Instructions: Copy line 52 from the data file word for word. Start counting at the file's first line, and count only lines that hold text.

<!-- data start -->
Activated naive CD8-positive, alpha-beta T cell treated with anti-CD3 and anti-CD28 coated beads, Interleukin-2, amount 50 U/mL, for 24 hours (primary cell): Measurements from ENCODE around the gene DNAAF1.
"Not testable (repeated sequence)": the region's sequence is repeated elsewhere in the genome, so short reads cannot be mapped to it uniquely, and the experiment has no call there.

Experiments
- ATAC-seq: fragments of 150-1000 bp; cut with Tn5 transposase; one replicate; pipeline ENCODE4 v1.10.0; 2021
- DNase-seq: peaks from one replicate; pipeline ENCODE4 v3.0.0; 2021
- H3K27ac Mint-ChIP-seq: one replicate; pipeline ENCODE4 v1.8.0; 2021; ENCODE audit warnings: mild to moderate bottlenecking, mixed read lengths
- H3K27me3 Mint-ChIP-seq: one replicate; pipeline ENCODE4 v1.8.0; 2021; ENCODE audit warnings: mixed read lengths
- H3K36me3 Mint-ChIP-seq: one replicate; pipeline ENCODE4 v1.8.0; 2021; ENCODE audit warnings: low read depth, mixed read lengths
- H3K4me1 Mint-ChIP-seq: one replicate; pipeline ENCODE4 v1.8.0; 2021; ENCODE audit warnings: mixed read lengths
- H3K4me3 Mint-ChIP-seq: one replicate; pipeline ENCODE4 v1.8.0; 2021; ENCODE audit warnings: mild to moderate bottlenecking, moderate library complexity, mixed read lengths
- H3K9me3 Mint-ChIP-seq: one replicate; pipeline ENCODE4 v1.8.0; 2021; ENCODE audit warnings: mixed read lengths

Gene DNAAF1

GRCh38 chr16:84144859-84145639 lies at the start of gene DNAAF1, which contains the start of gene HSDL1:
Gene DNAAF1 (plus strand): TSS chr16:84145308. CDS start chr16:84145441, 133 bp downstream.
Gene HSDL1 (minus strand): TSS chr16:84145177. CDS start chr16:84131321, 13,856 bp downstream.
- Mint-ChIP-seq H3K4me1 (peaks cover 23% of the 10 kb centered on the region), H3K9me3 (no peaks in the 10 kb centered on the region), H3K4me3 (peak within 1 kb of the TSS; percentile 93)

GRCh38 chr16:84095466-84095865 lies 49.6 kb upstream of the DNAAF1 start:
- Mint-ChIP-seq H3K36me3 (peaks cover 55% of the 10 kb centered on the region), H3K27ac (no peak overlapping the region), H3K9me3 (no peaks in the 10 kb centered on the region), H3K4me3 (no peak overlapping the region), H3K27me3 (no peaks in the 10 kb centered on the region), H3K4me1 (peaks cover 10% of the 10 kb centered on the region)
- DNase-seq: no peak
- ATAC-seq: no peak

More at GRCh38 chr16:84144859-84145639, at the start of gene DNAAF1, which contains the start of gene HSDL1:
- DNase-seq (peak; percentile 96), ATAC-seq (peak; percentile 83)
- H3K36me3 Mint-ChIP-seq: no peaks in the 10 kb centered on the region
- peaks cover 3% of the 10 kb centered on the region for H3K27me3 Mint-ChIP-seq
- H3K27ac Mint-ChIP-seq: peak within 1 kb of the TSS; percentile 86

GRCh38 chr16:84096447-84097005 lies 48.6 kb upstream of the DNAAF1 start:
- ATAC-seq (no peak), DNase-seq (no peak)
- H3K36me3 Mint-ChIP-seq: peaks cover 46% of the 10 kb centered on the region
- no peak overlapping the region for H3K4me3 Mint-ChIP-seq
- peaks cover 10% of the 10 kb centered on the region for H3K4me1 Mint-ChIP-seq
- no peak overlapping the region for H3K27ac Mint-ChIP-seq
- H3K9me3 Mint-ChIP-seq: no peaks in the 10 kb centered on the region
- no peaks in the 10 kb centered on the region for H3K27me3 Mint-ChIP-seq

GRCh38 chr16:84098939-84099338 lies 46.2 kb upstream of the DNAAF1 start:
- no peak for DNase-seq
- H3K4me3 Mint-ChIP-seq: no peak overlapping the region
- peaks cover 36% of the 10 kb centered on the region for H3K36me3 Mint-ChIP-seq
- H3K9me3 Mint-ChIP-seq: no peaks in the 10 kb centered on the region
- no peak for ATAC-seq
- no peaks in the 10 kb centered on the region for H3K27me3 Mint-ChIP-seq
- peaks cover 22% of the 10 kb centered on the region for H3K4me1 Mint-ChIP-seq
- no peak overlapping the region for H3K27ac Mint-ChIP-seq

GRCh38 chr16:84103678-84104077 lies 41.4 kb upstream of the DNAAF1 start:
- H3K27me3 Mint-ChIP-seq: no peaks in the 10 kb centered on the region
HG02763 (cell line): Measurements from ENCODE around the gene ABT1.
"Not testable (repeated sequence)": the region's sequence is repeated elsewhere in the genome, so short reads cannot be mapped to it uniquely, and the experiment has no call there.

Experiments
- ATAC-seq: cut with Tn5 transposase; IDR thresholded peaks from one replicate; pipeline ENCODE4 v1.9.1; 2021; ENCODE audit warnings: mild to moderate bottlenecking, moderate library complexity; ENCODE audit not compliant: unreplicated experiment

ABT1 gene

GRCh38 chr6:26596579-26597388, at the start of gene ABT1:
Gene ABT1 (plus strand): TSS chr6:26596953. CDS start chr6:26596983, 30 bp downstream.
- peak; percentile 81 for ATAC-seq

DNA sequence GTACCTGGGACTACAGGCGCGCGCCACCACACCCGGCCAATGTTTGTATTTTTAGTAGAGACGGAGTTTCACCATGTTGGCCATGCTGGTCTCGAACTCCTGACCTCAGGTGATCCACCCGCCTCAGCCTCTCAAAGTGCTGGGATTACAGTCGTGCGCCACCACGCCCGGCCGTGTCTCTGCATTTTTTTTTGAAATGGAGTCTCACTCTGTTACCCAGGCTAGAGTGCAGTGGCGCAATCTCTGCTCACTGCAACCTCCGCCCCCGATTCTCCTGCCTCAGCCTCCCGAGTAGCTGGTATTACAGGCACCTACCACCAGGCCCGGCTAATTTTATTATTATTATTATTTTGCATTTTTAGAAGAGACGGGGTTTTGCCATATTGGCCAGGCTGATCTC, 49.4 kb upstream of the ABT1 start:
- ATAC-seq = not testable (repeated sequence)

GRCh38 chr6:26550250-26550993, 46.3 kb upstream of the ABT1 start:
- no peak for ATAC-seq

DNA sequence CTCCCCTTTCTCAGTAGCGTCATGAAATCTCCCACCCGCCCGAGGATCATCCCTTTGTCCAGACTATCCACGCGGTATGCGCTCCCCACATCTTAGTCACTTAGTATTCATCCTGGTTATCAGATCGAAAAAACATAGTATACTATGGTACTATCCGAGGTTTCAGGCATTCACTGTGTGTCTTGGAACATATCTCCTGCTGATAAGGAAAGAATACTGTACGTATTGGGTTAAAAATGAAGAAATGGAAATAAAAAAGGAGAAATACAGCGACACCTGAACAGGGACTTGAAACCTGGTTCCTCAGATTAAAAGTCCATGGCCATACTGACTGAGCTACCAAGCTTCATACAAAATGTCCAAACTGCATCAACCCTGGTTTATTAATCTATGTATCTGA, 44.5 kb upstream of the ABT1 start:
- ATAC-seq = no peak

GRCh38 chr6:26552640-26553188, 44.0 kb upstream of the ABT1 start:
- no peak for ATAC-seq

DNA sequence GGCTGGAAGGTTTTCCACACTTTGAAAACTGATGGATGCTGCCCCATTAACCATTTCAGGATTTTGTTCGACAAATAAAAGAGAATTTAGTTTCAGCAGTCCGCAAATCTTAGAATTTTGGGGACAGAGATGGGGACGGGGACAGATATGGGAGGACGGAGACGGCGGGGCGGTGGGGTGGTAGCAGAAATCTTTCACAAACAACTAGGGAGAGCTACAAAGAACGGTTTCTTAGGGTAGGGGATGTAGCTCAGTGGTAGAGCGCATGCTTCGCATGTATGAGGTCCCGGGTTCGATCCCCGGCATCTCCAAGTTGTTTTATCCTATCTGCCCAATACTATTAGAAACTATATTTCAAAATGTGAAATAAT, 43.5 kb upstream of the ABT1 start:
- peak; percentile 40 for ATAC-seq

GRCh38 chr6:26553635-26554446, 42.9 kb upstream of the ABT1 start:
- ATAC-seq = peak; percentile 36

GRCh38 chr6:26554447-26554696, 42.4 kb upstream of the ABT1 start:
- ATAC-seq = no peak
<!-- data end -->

- peak; percentile 81 for ATAC-seq